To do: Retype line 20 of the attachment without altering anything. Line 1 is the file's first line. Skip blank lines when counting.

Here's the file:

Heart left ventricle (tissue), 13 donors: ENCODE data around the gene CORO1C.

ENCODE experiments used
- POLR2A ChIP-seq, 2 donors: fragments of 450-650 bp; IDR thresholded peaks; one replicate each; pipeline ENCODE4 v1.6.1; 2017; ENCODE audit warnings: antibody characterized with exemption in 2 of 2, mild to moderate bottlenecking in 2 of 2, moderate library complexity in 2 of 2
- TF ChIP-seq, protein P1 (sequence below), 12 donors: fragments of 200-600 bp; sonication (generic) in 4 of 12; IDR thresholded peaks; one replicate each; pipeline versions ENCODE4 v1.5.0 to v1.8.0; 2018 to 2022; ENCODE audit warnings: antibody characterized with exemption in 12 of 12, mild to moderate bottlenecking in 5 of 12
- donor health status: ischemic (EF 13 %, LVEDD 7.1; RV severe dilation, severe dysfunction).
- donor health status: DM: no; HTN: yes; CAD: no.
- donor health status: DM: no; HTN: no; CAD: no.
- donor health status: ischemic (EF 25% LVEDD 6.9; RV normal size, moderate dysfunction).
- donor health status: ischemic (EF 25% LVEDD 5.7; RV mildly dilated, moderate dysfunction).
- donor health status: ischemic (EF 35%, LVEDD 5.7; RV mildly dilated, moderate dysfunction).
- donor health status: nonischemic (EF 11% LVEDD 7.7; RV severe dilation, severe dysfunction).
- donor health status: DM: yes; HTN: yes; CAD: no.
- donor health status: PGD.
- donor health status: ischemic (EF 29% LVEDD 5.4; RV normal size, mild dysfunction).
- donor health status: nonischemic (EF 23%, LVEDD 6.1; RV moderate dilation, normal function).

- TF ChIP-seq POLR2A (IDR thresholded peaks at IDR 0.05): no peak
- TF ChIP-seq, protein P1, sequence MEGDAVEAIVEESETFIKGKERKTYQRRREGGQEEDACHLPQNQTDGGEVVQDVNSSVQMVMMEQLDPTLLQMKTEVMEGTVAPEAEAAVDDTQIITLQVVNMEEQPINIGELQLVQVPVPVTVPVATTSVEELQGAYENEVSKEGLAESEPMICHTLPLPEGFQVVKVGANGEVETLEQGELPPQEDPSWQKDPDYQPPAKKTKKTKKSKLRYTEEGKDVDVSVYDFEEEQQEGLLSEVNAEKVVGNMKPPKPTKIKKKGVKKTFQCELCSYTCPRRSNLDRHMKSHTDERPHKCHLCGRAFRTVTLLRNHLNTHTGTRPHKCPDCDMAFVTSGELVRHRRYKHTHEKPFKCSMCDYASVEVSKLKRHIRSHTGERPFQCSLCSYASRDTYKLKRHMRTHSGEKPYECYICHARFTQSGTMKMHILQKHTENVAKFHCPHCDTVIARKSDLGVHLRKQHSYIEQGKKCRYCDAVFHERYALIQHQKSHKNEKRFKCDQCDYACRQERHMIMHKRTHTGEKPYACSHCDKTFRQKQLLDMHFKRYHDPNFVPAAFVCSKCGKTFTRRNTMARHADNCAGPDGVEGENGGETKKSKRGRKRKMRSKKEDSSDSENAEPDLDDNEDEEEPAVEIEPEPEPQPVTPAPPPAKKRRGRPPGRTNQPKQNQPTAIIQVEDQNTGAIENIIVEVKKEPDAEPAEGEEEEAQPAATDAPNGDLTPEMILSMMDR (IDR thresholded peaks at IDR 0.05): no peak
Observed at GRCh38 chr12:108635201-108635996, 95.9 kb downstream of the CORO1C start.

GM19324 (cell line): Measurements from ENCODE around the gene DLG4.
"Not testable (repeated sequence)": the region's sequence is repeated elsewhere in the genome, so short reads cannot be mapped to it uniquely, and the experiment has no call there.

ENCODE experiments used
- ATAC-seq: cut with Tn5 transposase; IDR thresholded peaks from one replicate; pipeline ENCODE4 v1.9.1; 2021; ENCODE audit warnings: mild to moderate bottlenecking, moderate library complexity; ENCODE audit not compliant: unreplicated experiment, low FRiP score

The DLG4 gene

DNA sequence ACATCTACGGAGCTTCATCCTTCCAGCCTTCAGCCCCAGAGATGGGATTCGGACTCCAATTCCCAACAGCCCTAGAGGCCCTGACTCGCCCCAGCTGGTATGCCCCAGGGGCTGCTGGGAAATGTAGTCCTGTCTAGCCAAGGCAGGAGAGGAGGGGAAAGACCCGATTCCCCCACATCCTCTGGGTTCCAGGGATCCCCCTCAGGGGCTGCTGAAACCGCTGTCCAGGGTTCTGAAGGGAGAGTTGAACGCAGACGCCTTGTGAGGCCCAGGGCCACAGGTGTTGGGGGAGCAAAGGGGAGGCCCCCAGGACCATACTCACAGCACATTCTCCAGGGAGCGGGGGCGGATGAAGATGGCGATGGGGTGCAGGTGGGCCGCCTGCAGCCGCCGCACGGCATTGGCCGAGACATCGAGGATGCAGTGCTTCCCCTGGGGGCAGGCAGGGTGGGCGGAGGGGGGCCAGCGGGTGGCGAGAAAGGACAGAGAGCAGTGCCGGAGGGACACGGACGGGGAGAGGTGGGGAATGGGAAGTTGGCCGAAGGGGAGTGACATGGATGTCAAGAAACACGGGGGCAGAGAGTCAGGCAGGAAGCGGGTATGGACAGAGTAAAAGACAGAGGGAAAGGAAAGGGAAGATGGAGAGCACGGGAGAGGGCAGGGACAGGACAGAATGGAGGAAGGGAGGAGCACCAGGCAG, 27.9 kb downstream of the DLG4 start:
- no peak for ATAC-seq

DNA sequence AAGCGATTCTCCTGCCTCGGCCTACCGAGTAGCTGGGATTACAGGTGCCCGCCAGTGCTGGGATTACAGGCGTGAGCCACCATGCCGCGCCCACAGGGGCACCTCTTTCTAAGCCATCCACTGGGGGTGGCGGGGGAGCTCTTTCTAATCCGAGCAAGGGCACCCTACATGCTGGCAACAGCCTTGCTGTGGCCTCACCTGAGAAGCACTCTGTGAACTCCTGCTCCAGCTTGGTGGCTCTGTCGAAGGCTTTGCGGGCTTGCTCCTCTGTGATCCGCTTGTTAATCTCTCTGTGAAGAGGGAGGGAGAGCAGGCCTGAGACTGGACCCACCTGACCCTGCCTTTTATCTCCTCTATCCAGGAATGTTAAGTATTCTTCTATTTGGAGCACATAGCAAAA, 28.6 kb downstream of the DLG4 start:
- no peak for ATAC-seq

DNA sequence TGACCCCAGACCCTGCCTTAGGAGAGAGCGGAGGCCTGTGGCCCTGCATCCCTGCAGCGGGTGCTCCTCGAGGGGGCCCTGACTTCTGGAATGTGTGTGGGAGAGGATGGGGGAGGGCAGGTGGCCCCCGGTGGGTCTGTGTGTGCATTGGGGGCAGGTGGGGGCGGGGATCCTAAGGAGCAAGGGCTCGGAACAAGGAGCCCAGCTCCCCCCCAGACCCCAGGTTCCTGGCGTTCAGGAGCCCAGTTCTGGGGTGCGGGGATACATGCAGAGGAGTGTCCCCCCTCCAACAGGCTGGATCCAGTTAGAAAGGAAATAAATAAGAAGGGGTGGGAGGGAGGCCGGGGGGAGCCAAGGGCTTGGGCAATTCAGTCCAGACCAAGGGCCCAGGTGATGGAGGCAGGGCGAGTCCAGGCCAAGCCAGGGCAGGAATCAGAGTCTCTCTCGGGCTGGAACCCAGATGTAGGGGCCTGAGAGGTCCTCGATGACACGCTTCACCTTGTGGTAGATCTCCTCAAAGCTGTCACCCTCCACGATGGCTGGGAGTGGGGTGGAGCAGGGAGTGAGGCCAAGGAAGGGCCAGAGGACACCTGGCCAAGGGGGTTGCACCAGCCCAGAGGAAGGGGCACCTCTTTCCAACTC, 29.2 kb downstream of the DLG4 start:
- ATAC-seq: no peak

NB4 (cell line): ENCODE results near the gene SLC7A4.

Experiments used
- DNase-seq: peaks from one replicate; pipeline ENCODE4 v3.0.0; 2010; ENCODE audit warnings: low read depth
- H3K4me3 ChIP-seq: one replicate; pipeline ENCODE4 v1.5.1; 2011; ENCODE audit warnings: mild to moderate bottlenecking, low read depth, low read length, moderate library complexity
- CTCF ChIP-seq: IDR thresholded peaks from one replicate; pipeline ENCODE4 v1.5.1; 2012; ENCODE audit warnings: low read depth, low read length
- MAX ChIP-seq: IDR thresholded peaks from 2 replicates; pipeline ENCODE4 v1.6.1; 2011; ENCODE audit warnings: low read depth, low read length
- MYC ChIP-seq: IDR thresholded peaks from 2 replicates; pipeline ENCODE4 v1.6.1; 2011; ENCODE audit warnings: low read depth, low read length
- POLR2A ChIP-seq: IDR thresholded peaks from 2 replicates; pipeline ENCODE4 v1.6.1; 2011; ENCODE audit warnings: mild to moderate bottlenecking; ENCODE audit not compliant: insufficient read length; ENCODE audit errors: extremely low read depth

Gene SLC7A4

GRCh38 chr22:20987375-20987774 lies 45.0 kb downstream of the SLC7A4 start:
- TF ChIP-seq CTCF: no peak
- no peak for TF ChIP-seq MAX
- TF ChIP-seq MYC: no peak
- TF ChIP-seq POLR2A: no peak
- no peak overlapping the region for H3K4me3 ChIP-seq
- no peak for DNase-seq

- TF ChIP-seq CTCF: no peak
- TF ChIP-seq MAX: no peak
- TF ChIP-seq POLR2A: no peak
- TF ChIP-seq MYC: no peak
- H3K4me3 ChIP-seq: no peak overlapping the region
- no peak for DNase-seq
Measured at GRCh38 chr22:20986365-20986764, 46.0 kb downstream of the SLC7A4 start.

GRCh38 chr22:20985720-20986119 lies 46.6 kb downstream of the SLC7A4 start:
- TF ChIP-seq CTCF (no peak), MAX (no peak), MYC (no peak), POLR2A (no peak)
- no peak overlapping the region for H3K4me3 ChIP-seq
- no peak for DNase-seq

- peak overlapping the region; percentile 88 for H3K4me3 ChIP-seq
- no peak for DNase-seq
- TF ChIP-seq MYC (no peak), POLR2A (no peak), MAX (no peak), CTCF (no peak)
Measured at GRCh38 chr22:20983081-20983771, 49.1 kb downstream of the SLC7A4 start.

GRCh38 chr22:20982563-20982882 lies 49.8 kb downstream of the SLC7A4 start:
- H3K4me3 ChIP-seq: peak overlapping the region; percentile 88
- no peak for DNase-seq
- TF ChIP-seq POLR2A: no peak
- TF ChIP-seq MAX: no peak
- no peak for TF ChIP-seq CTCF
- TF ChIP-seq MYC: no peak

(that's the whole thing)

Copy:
"Not testable (repeated sequence)": the region's sequence is repeated elsewhere in the genome, so short reads cannot be mapped to it uniquely, and the experiment has no call there.